Non-rheumatic valvular heart diseases (NRVDs) are common; however, no studies have estimated their global or national burden. As part of the Global Burden of Disease (GBD) 2017 study, mortality, prevalence, and disability-adjusted life years (DALYs) for calcific aortic valve disease (CAVD), degenerative mitral valve disease (DMVD), and other NRVD were estimated for 195 countries and territories from 1990 to 2017.
Vital registration data, epidemiological survey data, and administrative hospital data were used to estimate disease burden using the GBD modeling framework, which ensures comparability across locations. Geospatial statistical methods were used to estimates disease for all countries, as data on NRVD are extremely limited for some regions of the world, such as sub-Saharan Africa and South Asia. Results accounted for estimated level of disease severity as well as the estimated availability of valve repair or replacement procedures. DALYs and other measures of health-related burden were generated for each sex, five-year age group, location, and year from 1990 to 2017.
Globally, CAVD and DMVD caused 102,700 (95% uncertainty interval [UI] 82,700 to 107,900) and 35,700 (95% UI 30,500 to 42,500) deaths, and had 12.6 million (95% UI 11.4 million to 13.8 million) and 18.1 million (95% UI 17.6 million to 18.6 million) prevalent cases in 2017, respectively. 1.5 million (95% UI 1.4 million to 1.6 million) DALYs were estimated as due to NRVD, globally, representing 0.26% (95% UI 0.22% to 0.27%) of total lost health from all diseases in 2017. The number of DALYs increased for CAVD and DMVD between 1990 and 2017, by 123% (95% UI 101% to 137%) and 64% (95% UI 50% to 75%), respectively. There is significant geographic variation in the prevalence, mortality rate, and overall burden of these diseases, with highest age-standardized DALY rates of CAVD estimated for high-income countries.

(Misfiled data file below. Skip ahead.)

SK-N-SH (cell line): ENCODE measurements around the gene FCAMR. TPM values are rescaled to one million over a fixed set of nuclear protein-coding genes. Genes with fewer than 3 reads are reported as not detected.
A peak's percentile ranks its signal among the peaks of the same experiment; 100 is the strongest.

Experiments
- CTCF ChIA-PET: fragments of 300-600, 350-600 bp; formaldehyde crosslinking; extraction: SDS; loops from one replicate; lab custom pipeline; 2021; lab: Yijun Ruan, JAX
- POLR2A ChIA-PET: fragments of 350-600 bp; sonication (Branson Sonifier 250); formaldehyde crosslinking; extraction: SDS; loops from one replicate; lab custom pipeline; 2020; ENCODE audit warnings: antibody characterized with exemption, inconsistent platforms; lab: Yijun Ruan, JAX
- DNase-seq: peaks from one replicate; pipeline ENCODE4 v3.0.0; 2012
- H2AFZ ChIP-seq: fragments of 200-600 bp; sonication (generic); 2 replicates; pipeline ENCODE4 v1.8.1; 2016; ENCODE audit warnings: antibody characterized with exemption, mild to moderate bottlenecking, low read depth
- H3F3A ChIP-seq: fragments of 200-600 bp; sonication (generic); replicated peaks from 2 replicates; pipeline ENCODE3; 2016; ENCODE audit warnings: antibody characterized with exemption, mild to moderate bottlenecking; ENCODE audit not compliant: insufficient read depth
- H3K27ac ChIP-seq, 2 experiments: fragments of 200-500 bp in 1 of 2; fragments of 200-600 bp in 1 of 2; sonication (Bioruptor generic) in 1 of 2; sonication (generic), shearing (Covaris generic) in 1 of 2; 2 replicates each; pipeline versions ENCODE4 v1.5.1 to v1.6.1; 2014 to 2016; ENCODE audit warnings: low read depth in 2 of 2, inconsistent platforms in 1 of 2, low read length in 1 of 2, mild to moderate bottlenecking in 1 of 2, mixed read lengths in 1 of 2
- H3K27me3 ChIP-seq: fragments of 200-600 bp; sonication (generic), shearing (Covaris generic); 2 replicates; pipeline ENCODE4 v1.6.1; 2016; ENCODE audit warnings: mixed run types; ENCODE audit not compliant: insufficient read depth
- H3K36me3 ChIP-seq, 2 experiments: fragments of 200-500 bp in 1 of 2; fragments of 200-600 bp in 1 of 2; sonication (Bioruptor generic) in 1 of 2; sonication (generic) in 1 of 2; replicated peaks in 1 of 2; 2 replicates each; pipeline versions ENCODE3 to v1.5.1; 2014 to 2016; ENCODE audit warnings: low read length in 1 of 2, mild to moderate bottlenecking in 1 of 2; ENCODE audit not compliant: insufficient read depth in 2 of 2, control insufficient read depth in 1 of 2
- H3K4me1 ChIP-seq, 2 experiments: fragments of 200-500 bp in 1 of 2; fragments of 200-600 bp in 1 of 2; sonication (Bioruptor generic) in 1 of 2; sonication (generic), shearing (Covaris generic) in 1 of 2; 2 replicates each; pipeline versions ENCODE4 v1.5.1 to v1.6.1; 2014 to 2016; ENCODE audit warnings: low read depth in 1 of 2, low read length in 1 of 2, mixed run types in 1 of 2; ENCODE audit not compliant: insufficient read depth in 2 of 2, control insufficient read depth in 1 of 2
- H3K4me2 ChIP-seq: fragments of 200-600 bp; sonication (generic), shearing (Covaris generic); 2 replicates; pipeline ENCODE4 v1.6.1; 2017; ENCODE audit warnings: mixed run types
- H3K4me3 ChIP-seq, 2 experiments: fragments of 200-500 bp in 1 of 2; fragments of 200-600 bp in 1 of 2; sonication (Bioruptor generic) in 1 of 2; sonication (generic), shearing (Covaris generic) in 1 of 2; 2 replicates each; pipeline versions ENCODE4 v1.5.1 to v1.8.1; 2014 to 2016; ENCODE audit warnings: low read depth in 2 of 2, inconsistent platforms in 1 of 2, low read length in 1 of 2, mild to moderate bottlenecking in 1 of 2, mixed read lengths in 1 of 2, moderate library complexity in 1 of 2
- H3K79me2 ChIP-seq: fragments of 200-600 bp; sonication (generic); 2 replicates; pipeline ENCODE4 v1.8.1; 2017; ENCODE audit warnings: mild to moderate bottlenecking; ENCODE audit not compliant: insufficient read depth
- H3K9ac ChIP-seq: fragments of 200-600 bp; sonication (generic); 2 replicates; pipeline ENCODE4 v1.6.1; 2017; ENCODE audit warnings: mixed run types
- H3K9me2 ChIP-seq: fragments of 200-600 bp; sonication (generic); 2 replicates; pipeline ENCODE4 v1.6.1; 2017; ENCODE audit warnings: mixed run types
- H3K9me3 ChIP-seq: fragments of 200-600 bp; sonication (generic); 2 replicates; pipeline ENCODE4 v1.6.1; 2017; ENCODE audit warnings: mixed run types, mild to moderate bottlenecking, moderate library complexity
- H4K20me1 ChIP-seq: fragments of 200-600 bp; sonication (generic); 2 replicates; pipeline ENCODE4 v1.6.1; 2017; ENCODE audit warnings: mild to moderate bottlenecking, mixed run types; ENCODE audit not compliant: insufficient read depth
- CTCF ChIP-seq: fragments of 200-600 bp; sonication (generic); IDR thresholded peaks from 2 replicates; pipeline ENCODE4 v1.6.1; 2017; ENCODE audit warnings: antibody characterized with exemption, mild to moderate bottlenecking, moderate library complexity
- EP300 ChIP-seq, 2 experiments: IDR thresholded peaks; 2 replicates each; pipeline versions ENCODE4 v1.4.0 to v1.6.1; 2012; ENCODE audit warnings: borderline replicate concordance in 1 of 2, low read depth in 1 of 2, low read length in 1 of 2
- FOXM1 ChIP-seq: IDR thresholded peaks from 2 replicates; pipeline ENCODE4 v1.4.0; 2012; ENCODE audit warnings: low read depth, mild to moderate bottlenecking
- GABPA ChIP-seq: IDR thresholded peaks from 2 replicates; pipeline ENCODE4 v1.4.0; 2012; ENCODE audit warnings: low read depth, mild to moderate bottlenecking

These global and national estimates demonstrate that CAVD and DMVD are important causes of disease burden among older adults. Efforts to better understand modifiable risk factors and improve access to valve interventions are necessary if progress is to be made toward reducing, and eventually eliminating, the burden of these highly treatable diseases.
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